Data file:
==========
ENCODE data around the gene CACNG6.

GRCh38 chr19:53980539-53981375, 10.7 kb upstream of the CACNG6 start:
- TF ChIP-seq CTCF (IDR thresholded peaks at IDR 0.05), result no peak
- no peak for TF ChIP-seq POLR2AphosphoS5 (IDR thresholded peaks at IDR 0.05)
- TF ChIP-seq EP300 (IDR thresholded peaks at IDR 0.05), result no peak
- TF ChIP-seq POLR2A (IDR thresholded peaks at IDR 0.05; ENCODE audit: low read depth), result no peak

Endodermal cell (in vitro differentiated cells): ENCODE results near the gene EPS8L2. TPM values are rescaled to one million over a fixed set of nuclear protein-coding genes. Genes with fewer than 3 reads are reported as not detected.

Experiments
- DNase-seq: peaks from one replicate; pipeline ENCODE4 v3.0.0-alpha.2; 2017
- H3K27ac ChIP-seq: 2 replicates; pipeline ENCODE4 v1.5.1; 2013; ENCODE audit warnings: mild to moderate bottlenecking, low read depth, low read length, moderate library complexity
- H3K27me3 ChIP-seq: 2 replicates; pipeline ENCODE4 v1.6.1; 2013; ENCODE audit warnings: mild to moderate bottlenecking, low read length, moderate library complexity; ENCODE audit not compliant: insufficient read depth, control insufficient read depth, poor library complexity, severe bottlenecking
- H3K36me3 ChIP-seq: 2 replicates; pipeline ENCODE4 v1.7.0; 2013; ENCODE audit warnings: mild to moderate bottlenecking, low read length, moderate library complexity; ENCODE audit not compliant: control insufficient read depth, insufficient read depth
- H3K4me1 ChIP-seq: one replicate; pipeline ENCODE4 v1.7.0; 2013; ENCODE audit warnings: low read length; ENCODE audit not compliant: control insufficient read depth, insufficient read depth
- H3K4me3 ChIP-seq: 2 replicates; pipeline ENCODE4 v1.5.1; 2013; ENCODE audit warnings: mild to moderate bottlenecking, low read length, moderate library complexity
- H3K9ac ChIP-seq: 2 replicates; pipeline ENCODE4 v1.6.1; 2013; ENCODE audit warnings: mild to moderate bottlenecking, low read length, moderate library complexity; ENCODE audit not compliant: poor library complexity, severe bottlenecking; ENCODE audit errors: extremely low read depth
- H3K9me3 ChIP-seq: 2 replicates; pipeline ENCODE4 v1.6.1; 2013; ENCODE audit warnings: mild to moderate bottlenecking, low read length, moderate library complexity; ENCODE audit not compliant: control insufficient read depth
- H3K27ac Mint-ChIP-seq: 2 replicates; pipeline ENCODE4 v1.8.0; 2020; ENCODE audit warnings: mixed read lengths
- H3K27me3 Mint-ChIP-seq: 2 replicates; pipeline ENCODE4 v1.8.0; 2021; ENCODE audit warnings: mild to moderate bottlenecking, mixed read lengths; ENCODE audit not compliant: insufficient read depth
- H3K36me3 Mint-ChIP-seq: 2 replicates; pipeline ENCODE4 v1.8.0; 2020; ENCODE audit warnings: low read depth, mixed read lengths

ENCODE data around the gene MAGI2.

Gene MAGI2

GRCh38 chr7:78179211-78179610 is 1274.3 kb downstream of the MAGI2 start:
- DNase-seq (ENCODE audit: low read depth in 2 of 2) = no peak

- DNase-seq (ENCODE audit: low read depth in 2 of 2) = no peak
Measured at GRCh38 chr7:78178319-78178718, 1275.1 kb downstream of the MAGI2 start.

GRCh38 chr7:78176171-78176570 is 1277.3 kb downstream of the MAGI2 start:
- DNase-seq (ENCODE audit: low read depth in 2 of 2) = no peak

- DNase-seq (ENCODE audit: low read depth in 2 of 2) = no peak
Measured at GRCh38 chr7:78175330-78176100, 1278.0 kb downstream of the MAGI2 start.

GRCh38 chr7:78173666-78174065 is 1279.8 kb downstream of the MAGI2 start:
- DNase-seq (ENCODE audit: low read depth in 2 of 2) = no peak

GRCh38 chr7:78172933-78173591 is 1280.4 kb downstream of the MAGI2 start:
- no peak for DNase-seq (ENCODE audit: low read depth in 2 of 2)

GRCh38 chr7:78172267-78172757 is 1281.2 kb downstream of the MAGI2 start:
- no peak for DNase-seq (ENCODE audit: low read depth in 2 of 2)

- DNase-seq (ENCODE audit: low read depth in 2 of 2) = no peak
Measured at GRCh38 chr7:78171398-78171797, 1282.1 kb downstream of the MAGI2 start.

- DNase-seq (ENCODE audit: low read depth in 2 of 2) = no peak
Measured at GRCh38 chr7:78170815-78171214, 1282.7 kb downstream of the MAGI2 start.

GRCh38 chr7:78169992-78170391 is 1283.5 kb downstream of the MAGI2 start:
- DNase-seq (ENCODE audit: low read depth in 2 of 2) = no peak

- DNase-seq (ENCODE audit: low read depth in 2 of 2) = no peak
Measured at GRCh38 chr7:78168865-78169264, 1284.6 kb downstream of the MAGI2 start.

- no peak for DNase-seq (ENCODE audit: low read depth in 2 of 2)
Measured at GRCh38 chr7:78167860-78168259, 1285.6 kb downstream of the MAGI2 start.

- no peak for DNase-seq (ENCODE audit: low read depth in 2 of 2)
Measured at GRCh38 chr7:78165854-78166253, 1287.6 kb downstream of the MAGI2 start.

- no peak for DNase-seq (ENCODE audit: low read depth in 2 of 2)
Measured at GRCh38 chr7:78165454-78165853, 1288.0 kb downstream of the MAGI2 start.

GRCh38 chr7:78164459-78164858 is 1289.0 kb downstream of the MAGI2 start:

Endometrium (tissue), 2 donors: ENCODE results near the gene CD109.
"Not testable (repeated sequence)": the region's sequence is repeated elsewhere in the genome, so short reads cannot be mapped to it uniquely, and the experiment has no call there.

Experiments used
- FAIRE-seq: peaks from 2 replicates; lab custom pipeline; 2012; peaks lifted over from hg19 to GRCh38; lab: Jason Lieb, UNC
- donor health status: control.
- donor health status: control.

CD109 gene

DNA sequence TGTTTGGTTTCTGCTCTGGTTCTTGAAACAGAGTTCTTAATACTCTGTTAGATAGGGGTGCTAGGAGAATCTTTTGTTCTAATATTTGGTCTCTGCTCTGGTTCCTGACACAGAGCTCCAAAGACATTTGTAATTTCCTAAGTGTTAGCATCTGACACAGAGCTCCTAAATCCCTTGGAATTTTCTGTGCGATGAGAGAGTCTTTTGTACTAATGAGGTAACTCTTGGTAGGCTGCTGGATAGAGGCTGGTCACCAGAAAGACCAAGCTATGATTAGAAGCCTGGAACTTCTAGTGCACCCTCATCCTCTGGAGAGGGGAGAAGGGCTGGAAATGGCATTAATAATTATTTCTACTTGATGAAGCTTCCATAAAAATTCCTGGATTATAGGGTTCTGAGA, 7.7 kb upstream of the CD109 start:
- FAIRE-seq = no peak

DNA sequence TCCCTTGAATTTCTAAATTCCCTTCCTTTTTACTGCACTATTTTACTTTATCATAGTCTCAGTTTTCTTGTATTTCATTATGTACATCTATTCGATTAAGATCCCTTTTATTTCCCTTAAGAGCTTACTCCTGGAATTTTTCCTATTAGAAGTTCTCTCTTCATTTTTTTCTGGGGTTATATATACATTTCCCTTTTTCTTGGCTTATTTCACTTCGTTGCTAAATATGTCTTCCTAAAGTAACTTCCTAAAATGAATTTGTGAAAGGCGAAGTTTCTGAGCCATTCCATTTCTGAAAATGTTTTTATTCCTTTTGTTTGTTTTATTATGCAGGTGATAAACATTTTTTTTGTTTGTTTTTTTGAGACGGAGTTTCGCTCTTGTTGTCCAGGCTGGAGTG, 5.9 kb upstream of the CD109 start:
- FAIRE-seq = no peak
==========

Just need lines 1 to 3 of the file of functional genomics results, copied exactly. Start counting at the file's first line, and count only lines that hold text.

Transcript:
ENCODE data around the gene CACNG6.

GRCh38 chr19:53980539-53981375, 10.7 kb upstream of the CACNG6 start:
- TF ChIP-seq CTCF (IDR thresholded peaks at IDR 0.05), result no peak